How to Make a game with Python

How to Make a game with Python



How to Make a game with Python
How to Make a game with Python



We update the retro classic Pong for the Linux generation with a new library called SimpleGUITk


The Raspberry Pi is a fantastic way to start learning how to code. One area that can be very rewarding for amateur coders is game programming,
allowing for a more interactive result and a greater sense of accomplishment. Game programming can also teach improvisation and advanced mathematics skills for code. We’ll be using the fantastic SimpleGUITk module in Python, a very straightforward way of creating graphical interfaces based on Tkinter.

01 Python module preparation

Head to the websites we’ve listed in ‘What you’ll need’ and download a zip of the source fi les from the GitHub pages. Update your Raspbian packages and then install the following: $ sudo apt-get install python-dev python-setuptools tk8.5-dev tcl8.5-dev

 02 Install the modules 


Open the terminal and use cd to move to the extracted Pillow folder. Once there, type:
$ sudo python setup.py install Once that’s complete, move to the simpleguitk folder and use the same command to install that as well.

03 Write your code




Launch IDLE 2, rather than IDLE 3, and open a new window. Use the code listing to create our game ‘Tux for Two’. Be careful to follow along with the code to make sure you know what you’re doing. This way, you can make your own changes to the game rules if you wish.

04 Set up the game

There’s nothing too groundbreaking to start the code: Tux’s and the paddles’ initial positions are set, along with the initial speed and direction of Tux. These are also used when a point is won and the playing field is reset. The direction and speed is set to random for each spawn.

05 The SimpleGUI code

The important parts in the draw function are the draw_line, draw_image and draw_text functions. These are specifically from SimpleGUI, and allow you to easily put these objects on the screen with a position, size and colour. You need to tie them to an object, though – in this case, canvas.

06 SimpleGUI setup code


The last parts are purely for the interface. We tell the code what to do when a key is depressed and then released, and give it a frame to work in. The frame is then told what functions handle the graphics, key functions etc. Finally, we give it frame.start() so it starts.


import simpleguitk as simplegui
import random
w = 600
h = 400
tux_r = 20
pad_w= 8
pad_h = 80
def tux_spawn(right):
global tux_pos, tux_vel
tux_pos = [0,0]
tux_vel = [0,0]
tux_pos[0] = w/2
tux_pos[1] = h/2
if right:
tux_vel[0] = random.randrange(2, 4)
else:
tux_vel[0] = -random.randrange(2, 4)
tux_vel[1] = -random.randrange(1, 3)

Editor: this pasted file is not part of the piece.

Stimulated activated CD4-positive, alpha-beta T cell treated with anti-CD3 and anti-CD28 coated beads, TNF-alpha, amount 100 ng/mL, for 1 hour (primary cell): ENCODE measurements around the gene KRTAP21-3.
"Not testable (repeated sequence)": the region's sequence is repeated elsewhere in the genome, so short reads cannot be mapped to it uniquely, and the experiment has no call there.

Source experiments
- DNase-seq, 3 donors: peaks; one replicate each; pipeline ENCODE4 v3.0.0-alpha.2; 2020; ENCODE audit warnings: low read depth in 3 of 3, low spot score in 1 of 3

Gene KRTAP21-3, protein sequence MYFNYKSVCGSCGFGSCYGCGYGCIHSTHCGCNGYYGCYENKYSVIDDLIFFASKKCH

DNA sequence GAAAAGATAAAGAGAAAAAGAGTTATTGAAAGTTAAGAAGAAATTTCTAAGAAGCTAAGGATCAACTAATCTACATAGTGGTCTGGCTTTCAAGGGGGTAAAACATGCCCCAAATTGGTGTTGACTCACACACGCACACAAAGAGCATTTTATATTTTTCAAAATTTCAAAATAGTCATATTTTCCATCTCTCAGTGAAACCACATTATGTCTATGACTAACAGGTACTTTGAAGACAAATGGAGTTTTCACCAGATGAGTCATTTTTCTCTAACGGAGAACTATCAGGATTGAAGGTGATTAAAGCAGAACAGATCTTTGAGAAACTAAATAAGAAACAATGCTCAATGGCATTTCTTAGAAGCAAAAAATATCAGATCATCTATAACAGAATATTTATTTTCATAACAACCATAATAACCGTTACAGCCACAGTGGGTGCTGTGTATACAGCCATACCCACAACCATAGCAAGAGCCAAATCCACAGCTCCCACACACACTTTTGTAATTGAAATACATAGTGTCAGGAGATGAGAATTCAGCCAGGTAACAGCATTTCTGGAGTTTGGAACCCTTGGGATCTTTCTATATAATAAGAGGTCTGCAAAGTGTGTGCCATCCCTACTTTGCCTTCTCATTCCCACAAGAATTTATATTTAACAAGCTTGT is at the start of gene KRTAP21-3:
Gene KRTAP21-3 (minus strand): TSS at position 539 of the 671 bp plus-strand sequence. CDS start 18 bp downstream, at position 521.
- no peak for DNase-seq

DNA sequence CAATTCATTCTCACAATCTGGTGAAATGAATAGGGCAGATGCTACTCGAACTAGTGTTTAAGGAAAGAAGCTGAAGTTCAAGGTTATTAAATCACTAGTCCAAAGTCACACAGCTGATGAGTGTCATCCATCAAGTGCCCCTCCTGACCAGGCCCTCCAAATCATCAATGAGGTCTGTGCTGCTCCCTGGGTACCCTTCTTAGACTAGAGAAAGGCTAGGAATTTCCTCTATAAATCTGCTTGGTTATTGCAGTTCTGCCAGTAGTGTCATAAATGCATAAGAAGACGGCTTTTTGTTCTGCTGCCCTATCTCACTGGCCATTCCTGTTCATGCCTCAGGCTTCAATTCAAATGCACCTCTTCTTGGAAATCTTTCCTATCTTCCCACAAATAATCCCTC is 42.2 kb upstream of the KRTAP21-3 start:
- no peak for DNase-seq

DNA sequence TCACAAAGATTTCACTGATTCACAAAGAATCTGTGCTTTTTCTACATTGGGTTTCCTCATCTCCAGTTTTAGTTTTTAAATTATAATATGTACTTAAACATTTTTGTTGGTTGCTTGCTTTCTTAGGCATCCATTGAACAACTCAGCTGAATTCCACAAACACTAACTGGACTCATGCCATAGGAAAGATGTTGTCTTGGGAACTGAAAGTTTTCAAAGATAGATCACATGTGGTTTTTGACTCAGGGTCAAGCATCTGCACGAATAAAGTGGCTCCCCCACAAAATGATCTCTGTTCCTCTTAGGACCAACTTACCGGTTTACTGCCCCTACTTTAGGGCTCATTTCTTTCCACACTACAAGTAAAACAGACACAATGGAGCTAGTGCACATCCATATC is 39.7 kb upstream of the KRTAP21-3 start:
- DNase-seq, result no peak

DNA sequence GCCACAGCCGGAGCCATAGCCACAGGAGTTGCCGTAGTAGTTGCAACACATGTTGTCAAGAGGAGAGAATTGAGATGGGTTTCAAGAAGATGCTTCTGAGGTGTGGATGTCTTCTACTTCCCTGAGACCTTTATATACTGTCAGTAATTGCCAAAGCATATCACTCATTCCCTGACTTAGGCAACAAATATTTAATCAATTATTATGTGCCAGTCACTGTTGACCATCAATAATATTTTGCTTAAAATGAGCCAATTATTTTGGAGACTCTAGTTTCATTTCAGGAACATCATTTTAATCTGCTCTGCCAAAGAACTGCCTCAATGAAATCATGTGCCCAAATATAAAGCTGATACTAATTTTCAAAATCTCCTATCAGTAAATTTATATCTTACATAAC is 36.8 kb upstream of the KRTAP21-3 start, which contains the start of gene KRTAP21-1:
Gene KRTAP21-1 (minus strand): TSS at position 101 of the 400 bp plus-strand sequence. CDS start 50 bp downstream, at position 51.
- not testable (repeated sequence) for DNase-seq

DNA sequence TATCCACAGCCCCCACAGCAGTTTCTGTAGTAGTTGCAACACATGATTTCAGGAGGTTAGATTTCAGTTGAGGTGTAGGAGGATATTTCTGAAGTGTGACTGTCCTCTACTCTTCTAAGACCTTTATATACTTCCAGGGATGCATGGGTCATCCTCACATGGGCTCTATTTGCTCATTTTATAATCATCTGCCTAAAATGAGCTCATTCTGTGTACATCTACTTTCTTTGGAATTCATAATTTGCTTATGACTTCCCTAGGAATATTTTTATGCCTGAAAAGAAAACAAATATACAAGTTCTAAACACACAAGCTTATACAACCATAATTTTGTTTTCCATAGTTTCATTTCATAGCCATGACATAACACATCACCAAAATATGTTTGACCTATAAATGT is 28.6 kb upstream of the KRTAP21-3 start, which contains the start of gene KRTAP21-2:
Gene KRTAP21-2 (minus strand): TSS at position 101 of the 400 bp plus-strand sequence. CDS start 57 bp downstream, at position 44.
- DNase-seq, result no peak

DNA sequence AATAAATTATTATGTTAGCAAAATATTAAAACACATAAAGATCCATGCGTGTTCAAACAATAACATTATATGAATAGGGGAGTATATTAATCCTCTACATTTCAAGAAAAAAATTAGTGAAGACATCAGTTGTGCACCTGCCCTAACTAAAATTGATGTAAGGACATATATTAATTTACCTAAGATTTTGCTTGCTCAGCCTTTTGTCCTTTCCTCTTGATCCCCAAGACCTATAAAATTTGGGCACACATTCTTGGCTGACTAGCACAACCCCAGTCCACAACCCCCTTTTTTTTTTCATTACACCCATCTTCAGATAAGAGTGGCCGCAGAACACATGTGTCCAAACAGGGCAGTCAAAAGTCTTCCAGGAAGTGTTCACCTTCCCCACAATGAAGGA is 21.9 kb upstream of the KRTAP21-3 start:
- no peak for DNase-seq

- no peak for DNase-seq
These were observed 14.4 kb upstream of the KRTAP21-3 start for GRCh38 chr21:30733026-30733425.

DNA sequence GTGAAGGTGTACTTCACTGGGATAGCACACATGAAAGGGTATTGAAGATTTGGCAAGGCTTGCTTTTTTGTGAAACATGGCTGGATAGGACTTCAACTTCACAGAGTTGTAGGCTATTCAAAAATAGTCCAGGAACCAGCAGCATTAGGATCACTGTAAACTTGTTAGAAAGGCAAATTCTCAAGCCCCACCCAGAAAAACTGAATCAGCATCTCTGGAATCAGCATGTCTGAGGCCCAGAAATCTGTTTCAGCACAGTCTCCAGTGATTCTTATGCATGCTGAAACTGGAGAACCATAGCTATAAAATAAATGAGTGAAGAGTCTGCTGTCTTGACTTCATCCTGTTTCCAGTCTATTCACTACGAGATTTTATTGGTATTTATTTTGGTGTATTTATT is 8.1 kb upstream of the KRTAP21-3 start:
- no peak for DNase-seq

def start():
global paddle1_pos, paddle2_pos, paddle1_vel, paddle2_vel
global score1, score2
tux_spawn(random.choice([True, False]))
score1, score2 = 0,0
paddle1_vel, paddle2_vel = 0,0
paddle1_pos, paddle2_pos = h/2, h/2
def draw(canvas):
global score1, score2, paddle1_pos, paddle2_pos, 􀀛􀀃􀀃
tux_pos, tux_vel
if paddle1_pos > (h - (pad_h/2)):
paddle1_pos = (h - (pad_h/2))
elif paddle1_pos < (pad_h/2):
paddle1_pos = (pad_h/2)
else:
paddle1_pos += paddle1_vel
if paddle2_pos > (h - (pad_h/2)):
paddle2_pos = (h - (pad_h/2))
elif paddle2_pos < (pad_h/2):
paddle2_pos = (pad_h/2)
else:
paddle2_pos += paddle2_vel
canvas.draw_line([w / 2, 0],[w / 2, h], 4, “Green”)
canvas.draw_line([(pad_w/2), paddle1_pos + (pad_h/2)], 􀀛􀀃
[(pad_w/2), paddle1_pos - (pad_h/2)], pad_w, “Green”)
canvas.draw_line([w - (pad_w/2), paddle2_pos + (pad_h/2)], 􀀛􀀃
[w - (pad_w/2), paddle2_pos - (pad_h/2)], pad_w, “Green”)
tux_pos[0] += tux_vel[0]
tux_pos[1] += tux_vel[1]
if tux_pos[1] <= tux_r or tux_pos[1] >= h - tux_r:
tux_vel[1] = -tux_vel[1]*1.1
if tux_pos[0] <= pad_w + tux_r:

if (paddle1_pos+(pad_h/2)) >= tux_pos[1] 􀀛 >= (paddle1_
pos-(pad_h/2)):
tux_vel[0] = -tux_vel[0]*1.1
tux_vel[1] *= 1.1
else:
score2 += 1
tux_spawn(True)
elif tux_pos[0] >= w - pad_w - tux_r:
if (paddle2_pos+(pad_h/2)) >= tux_pos[1] >= 􀀛􀀃
(paddle2_pos-(pad_h/2)):
tux_vel[0] = -tux_vel[0]
tux_vel[1] *= 1.1
else:
score1 += 1
tux_spawn(False)
canvas.draw_image(tux, (265 / 2, 314 / 2), (265, 314), 􀀛􀀃
tux_pos, (45, 45))
canvas.draw_text(str(score1), [150, 100], 30, “Green”)
canvas.draw_text(str(score2), [450, 100], 30, “Green”)
def keydown(key):
global paddle1_vel, paddle2_vel
acc = 3
if key == simplegui.KEY_MAP[“w”]:
paddle1_vel -= acc
elif key == simplegui.KEY_MAP[“s”]:
paddle1_vel += acc
elif key==simplegui.KEY_MAP[“down”]:
paddle2_vel += acc
elif key==simplegui.KEY_MAP[“up”]:
paddle2_vel -= acc
def keyup(key):
global paddle1_vel, paddle2_vel
acc = 0
if key == simplegui.KEY_MAP[“w”]:
paddle1_vel = acc
elif key == simplegui.KEY_MAP[“s”]:
paddle1_vel = acc
elif key==simplegui.KEY_MAP[“down”]:
paddle2_vel = acc
elif key==simplegui.KEY_MAP[“up”]:
paddle2_vel = acc
frame = simplegui.create_frame(“Tux for Two”, w, h)
frame.set_draw_handler(draw)
frame.set_keydown_handler(keydown)
frame.set_keyup_handler(keyup)
tux = simplegui.load_image(‘http://upload.wikimedia.org/ 􀀛􀀃
wikipedia/commons/a/af/Tux.png’)
start()
frame.start()

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